My ex-wife has gone on Facebook and posted all sorts of comments and links that make me look like I like kiddie porn. Can I sue her and Facebook for this?
Assuming that what you're saying is true in terms of what your wife is doing -- and assuming also that what she is saying about you is not true -- then you can most likely sue your ex-wife for libel, which is a form of defamation that occurs when the defamatory statements are made in writing (and online publication qualifies as "in writing.")
Though definitions vary slightly from state to state, defamation is the publication of a false factual statement that brings harm to a person's reputation.
Here, being accused of participating in child pornography is obviously damaging, and if the statement was made online and was offered as a fact (not as an opinion), it will be actionable as libel, assuming it is not true.
In this case, it may come down to whether or not the statements or insinuations your ex made can be construed as opinion, or if they were intended as fact. Opinions are typically protected and are not actionable under defamation laws. But anything that is construed as a fact can be actionable as long as it's not true (truth is a defense to a defamation claim).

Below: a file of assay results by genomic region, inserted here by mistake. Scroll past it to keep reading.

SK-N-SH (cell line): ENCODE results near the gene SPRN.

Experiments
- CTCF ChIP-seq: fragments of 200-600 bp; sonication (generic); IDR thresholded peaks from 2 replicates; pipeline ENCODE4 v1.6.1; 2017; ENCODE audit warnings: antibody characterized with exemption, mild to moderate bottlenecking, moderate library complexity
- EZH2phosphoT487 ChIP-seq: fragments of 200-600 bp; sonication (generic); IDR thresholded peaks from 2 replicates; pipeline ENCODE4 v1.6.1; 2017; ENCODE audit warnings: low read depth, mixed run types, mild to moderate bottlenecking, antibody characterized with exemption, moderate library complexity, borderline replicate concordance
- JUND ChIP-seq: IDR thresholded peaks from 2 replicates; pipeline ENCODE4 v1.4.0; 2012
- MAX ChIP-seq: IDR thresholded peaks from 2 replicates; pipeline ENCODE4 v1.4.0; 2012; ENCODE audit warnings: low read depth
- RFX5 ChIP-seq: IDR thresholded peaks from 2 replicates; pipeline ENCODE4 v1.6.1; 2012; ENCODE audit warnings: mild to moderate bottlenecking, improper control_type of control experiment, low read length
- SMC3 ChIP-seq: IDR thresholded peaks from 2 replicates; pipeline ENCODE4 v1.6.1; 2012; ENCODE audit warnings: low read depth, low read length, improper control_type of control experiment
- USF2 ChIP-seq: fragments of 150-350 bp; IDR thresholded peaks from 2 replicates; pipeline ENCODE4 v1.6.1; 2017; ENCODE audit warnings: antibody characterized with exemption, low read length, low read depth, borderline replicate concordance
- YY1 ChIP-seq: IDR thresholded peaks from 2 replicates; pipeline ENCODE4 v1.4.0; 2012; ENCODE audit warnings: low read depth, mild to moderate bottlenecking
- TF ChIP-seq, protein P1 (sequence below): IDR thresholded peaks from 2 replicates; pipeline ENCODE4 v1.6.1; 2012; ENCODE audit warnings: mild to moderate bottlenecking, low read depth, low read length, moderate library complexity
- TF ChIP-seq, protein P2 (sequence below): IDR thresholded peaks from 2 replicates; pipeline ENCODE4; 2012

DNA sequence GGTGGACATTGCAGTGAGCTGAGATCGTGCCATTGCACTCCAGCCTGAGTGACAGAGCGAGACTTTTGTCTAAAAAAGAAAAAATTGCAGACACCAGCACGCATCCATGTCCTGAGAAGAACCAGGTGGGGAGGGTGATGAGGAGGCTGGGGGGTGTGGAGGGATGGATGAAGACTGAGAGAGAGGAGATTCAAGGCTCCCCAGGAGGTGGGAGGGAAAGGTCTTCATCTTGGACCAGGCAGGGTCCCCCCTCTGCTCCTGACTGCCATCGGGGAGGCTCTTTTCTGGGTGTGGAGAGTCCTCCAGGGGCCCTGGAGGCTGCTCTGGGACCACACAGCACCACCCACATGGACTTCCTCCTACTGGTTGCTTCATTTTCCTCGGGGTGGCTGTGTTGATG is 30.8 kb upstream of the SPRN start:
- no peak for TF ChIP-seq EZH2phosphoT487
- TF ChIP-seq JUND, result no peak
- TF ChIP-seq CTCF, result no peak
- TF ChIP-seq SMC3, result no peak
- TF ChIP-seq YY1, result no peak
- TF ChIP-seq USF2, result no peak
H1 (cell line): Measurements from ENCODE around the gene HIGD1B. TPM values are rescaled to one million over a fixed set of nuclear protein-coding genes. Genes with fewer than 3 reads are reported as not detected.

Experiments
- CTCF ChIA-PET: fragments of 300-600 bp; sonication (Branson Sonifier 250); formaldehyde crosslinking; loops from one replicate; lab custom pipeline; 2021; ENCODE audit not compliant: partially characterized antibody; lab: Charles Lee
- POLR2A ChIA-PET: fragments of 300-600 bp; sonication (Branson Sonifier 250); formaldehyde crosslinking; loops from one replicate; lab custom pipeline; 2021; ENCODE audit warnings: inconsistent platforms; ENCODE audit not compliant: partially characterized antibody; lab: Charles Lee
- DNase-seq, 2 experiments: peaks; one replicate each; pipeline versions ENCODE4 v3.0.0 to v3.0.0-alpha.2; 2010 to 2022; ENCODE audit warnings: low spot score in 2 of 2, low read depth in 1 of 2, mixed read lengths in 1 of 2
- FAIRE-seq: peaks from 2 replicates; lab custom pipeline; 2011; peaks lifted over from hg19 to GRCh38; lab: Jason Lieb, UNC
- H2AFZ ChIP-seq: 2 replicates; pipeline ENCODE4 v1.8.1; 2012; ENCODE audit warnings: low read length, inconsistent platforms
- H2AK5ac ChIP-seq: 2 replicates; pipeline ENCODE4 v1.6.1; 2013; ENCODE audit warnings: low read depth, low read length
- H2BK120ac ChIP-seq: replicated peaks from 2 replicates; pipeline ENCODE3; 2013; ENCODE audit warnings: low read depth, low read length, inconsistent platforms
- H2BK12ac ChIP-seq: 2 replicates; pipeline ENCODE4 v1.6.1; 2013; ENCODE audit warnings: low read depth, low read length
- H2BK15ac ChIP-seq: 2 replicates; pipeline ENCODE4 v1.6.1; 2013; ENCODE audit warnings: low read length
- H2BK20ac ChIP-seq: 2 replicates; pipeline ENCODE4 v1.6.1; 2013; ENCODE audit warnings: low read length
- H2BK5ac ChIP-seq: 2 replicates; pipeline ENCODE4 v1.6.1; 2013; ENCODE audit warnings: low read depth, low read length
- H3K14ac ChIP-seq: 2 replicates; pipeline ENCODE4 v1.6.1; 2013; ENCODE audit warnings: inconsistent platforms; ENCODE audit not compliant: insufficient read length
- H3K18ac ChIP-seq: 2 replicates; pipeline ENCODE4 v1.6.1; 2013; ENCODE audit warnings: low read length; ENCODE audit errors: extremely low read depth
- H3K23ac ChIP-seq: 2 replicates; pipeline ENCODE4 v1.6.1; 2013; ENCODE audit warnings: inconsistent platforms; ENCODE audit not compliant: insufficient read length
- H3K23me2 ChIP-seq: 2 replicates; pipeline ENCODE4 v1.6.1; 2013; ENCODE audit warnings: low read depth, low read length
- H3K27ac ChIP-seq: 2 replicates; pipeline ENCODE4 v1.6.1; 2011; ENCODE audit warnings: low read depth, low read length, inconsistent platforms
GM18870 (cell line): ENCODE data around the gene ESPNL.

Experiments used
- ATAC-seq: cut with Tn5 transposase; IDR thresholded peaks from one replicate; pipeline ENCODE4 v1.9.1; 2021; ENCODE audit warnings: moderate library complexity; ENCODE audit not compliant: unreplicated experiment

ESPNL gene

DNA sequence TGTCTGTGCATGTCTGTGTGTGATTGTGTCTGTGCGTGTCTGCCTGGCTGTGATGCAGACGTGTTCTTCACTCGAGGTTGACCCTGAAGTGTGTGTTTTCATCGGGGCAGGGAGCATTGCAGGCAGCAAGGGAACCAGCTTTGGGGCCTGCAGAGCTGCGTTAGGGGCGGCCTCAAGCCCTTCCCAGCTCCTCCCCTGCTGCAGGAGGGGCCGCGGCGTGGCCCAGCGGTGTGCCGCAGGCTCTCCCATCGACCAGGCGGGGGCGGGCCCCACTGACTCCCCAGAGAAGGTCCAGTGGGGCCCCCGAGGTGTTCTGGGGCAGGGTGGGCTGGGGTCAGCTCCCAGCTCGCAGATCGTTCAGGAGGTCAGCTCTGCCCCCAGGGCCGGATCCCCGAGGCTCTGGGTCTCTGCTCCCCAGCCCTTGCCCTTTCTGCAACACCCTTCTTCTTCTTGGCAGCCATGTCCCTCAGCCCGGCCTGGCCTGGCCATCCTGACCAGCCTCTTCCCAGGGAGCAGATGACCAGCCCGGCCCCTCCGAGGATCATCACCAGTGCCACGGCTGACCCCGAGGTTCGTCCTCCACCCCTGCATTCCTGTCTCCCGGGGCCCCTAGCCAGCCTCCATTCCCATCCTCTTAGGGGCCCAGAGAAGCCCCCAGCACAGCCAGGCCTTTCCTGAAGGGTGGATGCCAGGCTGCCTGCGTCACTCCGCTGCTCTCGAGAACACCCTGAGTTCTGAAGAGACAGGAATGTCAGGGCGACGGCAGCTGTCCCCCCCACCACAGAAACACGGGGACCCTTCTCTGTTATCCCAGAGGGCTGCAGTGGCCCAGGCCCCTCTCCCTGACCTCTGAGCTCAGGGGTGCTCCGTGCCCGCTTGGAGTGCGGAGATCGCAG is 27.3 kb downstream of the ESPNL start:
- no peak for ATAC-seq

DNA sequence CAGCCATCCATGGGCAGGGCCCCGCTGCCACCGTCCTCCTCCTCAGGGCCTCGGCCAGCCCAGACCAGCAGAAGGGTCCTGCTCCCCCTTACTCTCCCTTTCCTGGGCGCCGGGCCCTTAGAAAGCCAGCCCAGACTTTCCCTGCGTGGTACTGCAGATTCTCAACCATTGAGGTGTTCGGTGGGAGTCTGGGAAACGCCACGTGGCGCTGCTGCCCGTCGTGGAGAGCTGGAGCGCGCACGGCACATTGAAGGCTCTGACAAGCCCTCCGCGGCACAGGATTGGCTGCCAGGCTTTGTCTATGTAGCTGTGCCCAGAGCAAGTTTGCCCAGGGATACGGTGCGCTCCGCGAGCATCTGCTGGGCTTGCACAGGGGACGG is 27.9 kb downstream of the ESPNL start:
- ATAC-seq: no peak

You should start by preserving evidence of the statement. Take screenshots or print out the screens where the statement was posted, and gather evidence that links your ex-wife to the screen name that was used to publish the statement. (Learn more in our article Defamation: The Basics.)
So, you've got a pretty good case against your ex-wife (again, assuming your version of the story is the true version), but you cannot sue Facebook. A federal law called the Communications Decency Act of 1996 is generally interpreted as protecting "interactive computer service" providers (like Facebook) from liability for statements posted by site users.
by: David Goguen, J.D.